Free Press: Internet Too Important to Tie Up in Legal Limbo

by on September 5, 2008 · 10 comments

Communications Daily (subscription) reported today on the avalanche of lawsuits being filed challenging the FCC’s Comcast “net neutrality” order.   Four were filed this week in four different U.S. appeals circuits — the lucky court that will actually decide the case will be decided by lottery.

The story quotes Ben Scott of Free Press, the energizer rabbit of pro-regulation media groups, decrying Comcast’s appeal.  “The Internet is too important to let Comcast tie it up in legal limbo,’ he says.  “Congress should act now to pass Net Neutrality laws that clear up any uncertainty once and for all.”

Huh?  On what planet, exactly, is Free Press based?  Put aside for the moment the question of whether Comcast is responsible for the legal chaos that has ensued from the FCC’s decision to regulate the way it manages Internet traffic.   Strangely enough, when Free Press petitioned the Commission to get involved, I didn’t hear them decrying the “legal limbo” it would cause.

But even more jaw-dropping is the idea that Congress could “clear up any uncertainty” by adopting its own Internet regulations.   The mind boggles.   The last major congressional foray into communications policy was the Telecommunications Act of 1996, which spawned over half a decade of litigation.  There are still children of telecom lawyers going to college off the fees generated by that one.

And that legislation was a relative piece of chocolate cake compared to the torte of net neutrality.   Proponents of mandated neutrality — which Commissioner Robert McDowell has likened to a regulatory Rorschach test — can’t even agree on what it is.  Lord know how long it would take the courts to sort it out — if ever they are able to.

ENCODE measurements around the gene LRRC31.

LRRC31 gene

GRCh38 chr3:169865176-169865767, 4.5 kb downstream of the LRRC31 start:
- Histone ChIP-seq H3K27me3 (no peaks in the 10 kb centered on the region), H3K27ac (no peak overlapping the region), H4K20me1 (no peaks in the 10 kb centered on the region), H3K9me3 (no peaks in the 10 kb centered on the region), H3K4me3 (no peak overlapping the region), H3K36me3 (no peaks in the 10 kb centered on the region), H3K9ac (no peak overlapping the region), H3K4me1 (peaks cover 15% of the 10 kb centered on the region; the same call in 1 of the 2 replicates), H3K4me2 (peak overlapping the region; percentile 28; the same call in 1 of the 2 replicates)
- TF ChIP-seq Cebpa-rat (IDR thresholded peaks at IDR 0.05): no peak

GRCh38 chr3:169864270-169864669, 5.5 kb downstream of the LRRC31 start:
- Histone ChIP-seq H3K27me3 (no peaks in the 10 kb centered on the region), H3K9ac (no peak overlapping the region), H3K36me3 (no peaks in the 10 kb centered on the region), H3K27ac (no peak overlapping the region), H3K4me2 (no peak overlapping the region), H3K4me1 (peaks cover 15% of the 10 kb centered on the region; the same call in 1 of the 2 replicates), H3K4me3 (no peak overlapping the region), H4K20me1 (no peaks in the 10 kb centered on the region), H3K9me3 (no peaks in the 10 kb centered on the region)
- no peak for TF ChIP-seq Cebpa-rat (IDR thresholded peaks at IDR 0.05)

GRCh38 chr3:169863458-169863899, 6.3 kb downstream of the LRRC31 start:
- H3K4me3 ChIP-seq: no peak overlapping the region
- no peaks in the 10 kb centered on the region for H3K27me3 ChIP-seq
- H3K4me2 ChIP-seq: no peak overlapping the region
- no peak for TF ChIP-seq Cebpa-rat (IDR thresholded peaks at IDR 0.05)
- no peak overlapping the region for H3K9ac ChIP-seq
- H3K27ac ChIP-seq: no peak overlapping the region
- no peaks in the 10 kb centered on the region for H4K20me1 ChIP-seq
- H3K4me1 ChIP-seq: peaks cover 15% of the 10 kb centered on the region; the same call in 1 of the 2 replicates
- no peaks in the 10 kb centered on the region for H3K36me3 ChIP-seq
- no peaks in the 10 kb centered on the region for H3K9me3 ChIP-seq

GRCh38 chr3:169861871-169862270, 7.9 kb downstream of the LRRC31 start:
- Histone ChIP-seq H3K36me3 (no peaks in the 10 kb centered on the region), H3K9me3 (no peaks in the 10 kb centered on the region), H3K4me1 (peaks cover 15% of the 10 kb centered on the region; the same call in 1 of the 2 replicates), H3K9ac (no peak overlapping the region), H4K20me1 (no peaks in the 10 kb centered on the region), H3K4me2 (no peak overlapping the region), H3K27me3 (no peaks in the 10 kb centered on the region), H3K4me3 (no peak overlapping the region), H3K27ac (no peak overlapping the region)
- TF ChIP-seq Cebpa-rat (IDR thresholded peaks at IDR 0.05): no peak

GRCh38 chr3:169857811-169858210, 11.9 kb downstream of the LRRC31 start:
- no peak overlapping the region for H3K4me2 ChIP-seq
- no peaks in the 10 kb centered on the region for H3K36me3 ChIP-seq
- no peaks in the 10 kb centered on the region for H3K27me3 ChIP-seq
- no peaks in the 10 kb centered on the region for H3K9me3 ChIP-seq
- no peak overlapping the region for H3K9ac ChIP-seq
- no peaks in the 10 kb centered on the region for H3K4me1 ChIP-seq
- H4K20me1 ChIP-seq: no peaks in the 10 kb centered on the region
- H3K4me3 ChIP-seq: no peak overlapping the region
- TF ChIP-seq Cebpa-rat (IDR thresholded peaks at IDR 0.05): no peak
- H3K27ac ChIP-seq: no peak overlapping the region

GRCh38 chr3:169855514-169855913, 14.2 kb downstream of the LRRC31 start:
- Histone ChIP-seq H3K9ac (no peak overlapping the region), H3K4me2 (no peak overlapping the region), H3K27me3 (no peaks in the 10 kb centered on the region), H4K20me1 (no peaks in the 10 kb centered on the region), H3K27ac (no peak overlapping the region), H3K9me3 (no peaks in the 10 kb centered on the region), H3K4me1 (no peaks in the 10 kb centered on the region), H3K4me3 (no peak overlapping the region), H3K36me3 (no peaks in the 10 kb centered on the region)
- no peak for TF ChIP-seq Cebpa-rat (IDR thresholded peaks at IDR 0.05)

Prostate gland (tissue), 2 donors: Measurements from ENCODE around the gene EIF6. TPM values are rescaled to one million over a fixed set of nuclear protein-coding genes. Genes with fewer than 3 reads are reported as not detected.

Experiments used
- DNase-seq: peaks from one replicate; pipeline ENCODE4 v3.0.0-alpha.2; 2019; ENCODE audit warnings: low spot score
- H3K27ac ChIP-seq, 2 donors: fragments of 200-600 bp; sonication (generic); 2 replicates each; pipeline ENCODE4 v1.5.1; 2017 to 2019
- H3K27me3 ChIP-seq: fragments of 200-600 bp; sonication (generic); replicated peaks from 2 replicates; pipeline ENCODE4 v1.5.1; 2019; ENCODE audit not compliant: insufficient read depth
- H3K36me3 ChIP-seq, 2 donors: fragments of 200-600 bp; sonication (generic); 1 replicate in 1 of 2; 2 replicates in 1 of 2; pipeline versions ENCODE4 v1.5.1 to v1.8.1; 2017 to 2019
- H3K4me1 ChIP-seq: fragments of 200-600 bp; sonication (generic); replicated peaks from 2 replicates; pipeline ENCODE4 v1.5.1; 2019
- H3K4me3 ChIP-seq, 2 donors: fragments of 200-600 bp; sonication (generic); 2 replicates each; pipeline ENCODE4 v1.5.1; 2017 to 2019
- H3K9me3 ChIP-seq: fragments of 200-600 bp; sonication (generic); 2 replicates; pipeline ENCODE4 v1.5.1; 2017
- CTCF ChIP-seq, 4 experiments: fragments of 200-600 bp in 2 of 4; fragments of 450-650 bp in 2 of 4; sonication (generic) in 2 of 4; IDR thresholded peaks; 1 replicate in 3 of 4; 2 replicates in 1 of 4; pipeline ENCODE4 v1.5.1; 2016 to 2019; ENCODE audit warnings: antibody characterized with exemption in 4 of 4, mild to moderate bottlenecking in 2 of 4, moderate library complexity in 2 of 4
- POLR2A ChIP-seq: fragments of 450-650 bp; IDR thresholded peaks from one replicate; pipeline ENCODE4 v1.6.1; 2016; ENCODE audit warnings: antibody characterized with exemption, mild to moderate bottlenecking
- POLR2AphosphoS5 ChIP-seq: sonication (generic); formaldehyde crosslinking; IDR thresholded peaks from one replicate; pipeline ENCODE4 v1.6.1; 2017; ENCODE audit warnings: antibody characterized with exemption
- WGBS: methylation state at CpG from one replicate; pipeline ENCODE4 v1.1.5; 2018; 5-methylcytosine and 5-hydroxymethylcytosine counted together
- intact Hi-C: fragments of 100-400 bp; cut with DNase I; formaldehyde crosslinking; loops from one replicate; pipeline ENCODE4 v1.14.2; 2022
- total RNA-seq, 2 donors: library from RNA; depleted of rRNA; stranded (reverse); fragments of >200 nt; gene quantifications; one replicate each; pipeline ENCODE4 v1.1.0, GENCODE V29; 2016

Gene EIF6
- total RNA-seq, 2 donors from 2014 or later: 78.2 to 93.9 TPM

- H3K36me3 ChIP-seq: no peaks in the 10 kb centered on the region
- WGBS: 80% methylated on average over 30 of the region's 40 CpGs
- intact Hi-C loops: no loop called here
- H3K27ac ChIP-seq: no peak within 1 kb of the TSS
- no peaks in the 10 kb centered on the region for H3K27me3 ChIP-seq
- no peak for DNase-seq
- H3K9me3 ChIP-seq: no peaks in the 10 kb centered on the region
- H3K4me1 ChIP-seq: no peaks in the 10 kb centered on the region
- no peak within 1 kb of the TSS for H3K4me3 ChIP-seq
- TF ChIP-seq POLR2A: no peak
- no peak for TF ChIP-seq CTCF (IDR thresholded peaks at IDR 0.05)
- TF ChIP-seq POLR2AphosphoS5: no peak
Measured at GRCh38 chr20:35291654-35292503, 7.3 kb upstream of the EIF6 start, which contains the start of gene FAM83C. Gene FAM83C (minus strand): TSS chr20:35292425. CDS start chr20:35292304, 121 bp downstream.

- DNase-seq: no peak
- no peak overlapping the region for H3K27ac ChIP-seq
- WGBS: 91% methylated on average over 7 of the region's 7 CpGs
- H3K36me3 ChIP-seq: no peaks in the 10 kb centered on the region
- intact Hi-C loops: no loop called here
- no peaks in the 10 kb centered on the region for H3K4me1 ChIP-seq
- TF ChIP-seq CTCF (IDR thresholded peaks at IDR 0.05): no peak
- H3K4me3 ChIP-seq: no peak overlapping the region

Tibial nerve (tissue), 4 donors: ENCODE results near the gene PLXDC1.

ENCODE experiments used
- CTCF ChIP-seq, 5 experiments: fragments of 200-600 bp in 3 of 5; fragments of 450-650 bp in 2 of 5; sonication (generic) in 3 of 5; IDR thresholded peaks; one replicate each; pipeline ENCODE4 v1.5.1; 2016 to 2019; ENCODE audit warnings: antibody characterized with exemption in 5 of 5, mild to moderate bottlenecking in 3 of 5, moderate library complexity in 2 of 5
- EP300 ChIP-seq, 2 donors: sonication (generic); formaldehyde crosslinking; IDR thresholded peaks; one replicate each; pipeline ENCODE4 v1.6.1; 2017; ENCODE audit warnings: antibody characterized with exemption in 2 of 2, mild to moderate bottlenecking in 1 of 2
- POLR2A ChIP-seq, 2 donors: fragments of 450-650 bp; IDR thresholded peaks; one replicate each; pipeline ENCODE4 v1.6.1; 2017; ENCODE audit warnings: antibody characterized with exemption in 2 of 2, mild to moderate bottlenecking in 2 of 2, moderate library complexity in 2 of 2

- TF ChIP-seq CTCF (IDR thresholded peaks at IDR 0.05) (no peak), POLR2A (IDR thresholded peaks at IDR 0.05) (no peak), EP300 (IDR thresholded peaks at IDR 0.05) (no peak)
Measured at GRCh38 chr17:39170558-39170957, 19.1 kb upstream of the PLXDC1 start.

Free Press is right, of course, to worry about the endless litigation which will — and already is — being caused by FCC Internet regulation.   Rather than even more rules from Congress, however,  the solution is for the FCC to reverse course on the regulation it unwisely imposed last month.

  • MikeRT

    The story quotes Ben Scott of Free Press, the energizer rabbit of pro-regulation media groups, decrying Comcast’s appeal. “The Internet is too important to let Comcast tie it up in legal limbo,’ he says. “Congress should act now to pass Net Neutrality laws that clear up any uncertainty once and for all.”

    This has got to be the Mona Lisa of works of irony…

  • besbin

    Irony abounds in this matter. The FCC relies first and foremost on Section 230(b) of the Communications Act to support its exercise of ancillary jurisdiction to regulate Comcast's broadband Internet service. That provision was previously cited in FCC orders almost exclusively for its policy directive that the agency “preserve the vibrant and competitive free market that presently exists for the Internet and other interactive computer services, unfettered by Federal or State regulation.”

  • besbin

    Irony abounds in this matter. The FCC relied principally on Section 230(b) of the Communications Act to support the exercise of its ancillary jurisdiction over Comcast's broadband Internet service. That provision charges the FCC with preserving “the vibrant and competitive free market that presently exists for the Internet and other interactive computer services, unfettered by Federal or State regulation.” A reversal of course is indeed called for.

  • mwendy

    For certainty, the Court needs to clear up the underlying “Chevron” and related APA concerns. Who wants to take risk / invest when agencies can use their Chevron leeway to eviscerate the APA / procedural due process? That seems to me to be a paramount issue.

  • mwendy

    For certainty, the Court needs to clear up the underlying “Chevron” and related APA concerns. Who wants to take risk / invest when agencies can use their Chevron leeway to eviscerate the APA / procedural due process? That seems to me to be a paramount issue.

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